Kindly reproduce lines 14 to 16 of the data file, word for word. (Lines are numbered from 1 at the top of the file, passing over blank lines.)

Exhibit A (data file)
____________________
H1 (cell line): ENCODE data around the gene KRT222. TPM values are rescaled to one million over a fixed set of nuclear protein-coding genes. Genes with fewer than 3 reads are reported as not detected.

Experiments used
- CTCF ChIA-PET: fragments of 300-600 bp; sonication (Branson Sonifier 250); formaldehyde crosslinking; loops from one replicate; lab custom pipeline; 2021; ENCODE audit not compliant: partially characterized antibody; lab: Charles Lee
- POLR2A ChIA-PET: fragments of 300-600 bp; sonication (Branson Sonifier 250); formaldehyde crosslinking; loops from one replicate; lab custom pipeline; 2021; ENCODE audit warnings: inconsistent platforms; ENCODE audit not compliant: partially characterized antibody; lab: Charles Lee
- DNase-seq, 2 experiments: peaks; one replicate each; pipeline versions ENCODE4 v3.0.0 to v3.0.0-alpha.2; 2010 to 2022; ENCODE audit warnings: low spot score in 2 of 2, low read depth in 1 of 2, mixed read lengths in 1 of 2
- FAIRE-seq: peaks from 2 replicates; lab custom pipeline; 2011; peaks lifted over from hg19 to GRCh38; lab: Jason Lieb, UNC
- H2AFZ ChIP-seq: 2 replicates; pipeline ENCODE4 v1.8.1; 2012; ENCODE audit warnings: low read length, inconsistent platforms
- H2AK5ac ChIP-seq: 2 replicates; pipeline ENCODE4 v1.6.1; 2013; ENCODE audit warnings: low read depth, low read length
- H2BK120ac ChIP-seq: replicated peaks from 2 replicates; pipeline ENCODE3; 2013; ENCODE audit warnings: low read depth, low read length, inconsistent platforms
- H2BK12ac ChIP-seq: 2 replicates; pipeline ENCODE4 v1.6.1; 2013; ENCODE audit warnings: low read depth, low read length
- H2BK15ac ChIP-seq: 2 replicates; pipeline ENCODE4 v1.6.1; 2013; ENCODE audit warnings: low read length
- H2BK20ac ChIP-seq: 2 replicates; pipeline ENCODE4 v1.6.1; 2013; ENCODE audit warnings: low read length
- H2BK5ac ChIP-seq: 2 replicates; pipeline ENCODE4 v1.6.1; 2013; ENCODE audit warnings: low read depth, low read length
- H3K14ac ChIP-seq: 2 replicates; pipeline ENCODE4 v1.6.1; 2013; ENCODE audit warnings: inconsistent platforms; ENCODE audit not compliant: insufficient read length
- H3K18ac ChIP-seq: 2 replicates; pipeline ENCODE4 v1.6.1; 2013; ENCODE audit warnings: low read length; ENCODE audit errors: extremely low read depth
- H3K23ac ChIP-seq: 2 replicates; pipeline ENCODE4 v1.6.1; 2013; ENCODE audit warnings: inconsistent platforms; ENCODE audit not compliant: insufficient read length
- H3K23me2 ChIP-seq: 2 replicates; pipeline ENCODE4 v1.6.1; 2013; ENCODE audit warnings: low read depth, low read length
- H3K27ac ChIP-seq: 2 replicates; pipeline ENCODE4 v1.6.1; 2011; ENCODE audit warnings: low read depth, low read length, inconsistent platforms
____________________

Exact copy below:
- H3K14ac ChIP-seq: 2 replicates; pipeline ENCODE4 v1.6.1; 2013; ENCODE audit warnings: inconsistent platforms; ENCODE audit not compliant: insufficient read length
- H3K18ac ChIP-seq: 2 replicates; pipeline ENCODE4 v1.6.1; 2013; ENCODE audit warnings: low read length; ENCODE audit errors: extremely low read depth
- H3K23ac ChIP-seq: 2 replicates; pipeline ENCODE4 v1.6.1; 2013; ENCODE audit warnings: inconsistent platforms; ENCODE audit not compliant: insufficient read length